West Michigan has benefited significantly in both the short and long terms from businessmen with vision, determination, and a strong work ethic. The climate we enjoy today for commerce was built by all those who came before us. I talked to Bernie Kamps, a longtime Grand Rapids businessman who started his hauling venture as a teenager and has built it into a multi-state, multi-location full-service pallet logistics business.

How long have you been in business?

We celebrated 40 years of business last year! My 40th year – can you imagine – an 18 year old kid buys a small dump truck and launches into business after his father and two uncles sell their garbage business to Waste Management? That old truck and I had been hauling sawdust all through high school as a part-time job; we were selling animal bedding to horse stables and farmers. That part-time job, that I started as soon as I received my driver’s license at age 16, became my full-time, lifetime occupation. With only 3 hours worth of work each day, I set out to build enough work to support myself. The first year I made less than all my high school buddies, who saw steady weekly paychecks every Friday. My workload increased as I added more furniture factory supply on the wood shavings side and began to haul factories’ trash and waste to the landfills. It was there in the landfills that I saw opportunity staring me in the face, and I answered the proverbial knock on the door.

What was your business inspiration?

Meijer, Amway and many other companies were dumping their broken and good odd sized pallets into the landfill. I asked the landfill operators if I could purchase the 48x40s for $0.25-$0.50 each. I began repairing them with a hammer and nails and hand loaded them on my truck each day. In that landfill, so many years ago, a pallet career was born, and, after four decades, we are now doing business throughout the Midwest and shipping our green rental pallets throughout the eastern and southern states.

So that’s how Kamps was born?

Yes! The age of recycling was coming on strong in the mid 1970s and, due to inflation and price increases on most commodities, including wood, pallets began to cost more. A big break came through innovation when I purchased a Rogers UnNailer, enabling us to cut out broken stringers and replace them with either reconditioned or new runners. That innovation allowed me to provide better pallet returns to many large companies that my competitors were not providing. The competitors were larger than us, but they did not see the potential both in replacing stringers and reclaiming wood with the same machine, which allowed us to produce lumber at low cost. I called it “harvesting the urban forest”. This became our mantra and mode of operation.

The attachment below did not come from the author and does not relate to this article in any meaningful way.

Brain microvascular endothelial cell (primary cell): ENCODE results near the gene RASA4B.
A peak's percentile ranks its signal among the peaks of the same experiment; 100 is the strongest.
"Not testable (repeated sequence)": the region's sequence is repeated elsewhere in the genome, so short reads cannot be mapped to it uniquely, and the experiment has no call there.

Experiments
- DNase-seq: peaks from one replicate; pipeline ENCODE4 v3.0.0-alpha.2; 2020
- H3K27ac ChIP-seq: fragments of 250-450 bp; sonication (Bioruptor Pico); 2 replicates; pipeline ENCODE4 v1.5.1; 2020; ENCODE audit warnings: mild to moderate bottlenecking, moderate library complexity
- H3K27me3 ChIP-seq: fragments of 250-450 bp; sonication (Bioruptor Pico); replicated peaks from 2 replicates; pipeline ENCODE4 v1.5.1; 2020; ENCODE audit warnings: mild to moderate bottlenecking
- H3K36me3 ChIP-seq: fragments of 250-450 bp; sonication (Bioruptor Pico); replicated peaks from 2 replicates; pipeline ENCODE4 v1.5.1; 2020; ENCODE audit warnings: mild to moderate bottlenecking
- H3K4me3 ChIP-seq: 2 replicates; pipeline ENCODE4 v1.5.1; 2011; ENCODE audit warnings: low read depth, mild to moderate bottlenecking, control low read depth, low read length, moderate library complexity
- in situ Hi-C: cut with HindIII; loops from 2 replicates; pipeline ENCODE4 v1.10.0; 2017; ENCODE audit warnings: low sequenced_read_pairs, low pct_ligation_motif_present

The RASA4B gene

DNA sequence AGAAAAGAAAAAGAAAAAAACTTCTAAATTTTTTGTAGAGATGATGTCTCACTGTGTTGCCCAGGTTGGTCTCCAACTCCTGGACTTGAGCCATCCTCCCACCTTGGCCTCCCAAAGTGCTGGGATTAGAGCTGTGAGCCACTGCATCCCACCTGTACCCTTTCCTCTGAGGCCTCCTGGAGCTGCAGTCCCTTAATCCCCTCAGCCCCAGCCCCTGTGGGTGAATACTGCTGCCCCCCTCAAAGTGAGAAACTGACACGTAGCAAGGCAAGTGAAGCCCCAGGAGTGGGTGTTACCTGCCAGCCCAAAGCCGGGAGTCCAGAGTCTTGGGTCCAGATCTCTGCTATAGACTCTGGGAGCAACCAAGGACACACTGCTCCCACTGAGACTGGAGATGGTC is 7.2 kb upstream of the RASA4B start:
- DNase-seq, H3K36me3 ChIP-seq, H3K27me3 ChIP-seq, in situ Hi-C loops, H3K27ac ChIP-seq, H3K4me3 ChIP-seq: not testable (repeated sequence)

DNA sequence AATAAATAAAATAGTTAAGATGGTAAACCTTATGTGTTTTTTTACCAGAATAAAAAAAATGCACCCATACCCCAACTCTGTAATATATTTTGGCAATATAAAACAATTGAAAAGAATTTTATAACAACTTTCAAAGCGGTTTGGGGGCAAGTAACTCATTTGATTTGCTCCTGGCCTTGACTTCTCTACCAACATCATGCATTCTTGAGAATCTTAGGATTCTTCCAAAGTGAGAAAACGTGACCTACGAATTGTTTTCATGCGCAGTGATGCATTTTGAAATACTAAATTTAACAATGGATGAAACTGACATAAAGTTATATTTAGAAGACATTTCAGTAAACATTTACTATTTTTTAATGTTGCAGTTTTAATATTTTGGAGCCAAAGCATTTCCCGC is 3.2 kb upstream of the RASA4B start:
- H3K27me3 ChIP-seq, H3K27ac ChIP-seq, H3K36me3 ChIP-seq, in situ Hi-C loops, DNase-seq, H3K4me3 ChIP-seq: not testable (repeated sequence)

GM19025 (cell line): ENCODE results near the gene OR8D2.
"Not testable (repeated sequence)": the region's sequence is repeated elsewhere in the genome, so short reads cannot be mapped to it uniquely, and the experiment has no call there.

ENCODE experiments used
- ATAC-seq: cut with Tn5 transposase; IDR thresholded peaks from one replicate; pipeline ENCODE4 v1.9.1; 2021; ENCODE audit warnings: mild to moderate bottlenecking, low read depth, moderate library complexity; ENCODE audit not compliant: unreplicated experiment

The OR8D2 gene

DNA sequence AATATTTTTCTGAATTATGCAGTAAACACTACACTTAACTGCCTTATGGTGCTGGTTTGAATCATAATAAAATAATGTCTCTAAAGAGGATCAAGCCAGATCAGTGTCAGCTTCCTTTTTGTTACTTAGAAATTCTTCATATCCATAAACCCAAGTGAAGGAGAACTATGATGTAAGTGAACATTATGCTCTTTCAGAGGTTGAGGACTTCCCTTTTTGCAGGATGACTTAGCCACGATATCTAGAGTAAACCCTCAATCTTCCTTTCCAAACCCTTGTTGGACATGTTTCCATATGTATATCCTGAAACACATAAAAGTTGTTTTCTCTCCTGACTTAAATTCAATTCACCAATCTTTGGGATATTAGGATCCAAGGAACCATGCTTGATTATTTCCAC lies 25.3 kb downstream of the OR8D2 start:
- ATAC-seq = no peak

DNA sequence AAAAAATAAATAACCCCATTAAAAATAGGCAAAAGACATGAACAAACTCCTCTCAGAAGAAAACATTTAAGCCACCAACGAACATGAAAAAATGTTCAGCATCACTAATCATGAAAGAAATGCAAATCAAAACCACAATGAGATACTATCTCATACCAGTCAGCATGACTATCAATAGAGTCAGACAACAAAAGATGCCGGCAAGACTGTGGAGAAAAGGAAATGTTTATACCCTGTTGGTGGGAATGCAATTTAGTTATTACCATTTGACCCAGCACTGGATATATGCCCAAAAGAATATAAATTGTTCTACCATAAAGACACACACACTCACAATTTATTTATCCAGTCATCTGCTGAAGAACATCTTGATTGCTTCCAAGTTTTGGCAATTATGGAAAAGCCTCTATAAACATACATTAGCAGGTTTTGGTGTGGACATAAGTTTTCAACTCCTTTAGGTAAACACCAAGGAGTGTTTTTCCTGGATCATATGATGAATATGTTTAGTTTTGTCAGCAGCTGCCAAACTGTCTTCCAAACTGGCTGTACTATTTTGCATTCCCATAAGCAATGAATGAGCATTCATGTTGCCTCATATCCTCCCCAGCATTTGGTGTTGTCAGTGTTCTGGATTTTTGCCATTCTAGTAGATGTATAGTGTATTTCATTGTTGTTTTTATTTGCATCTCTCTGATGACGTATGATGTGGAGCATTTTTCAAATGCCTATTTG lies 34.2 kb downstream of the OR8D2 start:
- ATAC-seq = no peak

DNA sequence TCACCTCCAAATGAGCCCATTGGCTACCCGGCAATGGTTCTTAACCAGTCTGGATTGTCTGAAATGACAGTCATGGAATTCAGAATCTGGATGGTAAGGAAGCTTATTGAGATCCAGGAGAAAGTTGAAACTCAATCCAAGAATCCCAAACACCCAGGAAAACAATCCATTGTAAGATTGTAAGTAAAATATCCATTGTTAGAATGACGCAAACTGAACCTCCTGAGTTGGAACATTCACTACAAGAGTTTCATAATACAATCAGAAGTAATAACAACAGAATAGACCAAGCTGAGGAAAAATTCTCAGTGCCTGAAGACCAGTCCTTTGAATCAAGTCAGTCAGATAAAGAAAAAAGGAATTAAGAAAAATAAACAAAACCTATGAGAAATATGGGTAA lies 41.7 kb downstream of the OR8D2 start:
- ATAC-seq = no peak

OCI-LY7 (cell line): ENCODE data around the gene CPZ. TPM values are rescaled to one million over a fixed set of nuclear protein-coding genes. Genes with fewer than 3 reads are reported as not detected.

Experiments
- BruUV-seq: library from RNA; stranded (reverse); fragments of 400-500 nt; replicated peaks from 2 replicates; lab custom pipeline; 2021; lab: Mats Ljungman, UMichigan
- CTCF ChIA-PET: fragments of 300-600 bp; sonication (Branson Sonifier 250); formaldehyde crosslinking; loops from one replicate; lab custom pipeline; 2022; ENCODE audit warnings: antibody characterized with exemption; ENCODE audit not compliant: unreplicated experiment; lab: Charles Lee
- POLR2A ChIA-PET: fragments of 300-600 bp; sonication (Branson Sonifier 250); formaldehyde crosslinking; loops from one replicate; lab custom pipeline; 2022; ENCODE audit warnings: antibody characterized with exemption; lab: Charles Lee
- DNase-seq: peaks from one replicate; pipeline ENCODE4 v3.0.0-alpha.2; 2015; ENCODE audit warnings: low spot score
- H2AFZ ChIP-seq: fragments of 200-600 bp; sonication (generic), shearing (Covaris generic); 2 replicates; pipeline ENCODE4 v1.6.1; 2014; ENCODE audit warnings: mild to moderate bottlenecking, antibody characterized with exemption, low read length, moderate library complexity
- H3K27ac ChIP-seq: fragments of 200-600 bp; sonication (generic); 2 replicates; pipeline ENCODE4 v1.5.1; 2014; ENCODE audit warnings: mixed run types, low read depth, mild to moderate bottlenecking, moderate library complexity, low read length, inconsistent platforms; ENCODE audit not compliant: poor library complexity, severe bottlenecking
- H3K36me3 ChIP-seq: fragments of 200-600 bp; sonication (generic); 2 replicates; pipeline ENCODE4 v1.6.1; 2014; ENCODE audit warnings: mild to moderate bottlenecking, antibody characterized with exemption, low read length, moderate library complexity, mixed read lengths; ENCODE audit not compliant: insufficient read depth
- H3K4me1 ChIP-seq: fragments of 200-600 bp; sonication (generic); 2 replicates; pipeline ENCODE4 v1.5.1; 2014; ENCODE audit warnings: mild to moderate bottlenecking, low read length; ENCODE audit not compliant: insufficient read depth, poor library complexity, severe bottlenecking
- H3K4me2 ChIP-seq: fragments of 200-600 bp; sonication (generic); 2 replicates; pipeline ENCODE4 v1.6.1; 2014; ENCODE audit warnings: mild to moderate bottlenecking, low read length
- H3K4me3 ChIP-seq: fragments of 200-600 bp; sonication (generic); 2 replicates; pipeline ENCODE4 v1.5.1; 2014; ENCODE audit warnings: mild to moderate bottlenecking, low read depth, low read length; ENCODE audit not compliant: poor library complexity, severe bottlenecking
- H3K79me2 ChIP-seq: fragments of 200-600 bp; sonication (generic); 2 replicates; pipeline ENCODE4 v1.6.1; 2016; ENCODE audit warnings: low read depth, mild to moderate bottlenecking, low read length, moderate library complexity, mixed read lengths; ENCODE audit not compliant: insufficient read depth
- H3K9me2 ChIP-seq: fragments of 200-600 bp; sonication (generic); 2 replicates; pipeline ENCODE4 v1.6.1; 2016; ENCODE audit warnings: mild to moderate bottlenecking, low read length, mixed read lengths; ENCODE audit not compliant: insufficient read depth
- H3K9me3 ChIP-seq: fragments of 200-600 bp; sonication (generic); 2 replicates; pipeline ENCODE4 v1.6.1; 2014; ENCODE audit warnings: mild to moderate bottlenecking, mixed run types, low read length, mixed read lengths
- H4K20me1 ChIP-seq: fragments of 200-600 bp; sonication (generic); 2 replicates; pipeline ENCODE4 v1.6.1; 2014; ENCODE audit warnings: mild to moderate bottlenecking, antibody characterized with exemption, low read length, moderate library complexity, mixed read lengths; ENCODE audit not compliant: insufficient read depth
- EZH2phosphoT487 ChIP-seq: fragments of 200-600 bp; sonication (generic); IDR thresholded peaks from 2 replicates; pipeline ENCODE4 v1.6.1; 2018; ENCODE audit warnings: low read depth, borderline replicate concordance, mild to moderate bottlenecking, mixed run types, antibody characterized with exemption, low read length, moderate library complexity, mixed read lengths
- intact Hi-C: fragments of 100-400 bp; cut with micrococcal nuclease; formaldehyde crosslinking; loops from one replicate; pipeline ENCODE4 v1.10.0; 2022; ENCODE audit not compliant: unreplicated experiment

To what do you attribute the growth of Kamps?

Innovation was the spark, and better service was the drive for Kamps to grow. We were diligent in our response time and very responsive to the needs of the customers as well as a leader in driving down our customer’s costs. Still after 40 years, you hear and see our team pushing the importance of being better than our competitors. We measure 10-12 key performance indicators every week!  We were also innovative in our approach to our employees back then, paying piece rate for all production work which helped make us extremely efficient. Our production crews produced more pallets and received more pay per day than our competitor’s employees and enjoyed many benefits, including health, dental, 401K and larger paychecks. Most pallet companies did not reward their people this well, which allowed Kamps to be set apart by keeping a steady and knowledgeable workforce, which in turn helped provide outstanding customer service at a better price. The circle is complete.

How many people does Kamps employ now?

Today a tremendous group of over 600 employees make Kamps, Inc. successful every day. Our management teams in every plant are staying innovative and lean. Our executive team is committed to leading our company to higher levels and building a company that continues to appreciate and reward our workforce while providing the best value and service for our valuable customers. After 40 years the company continues to grow and expand its reach as one of the country’s largest family owned pallet businesses.

So what is the difference 40 years later? Well the answer is this: all the work is being done by many; not by just one guy with a truck and a dream.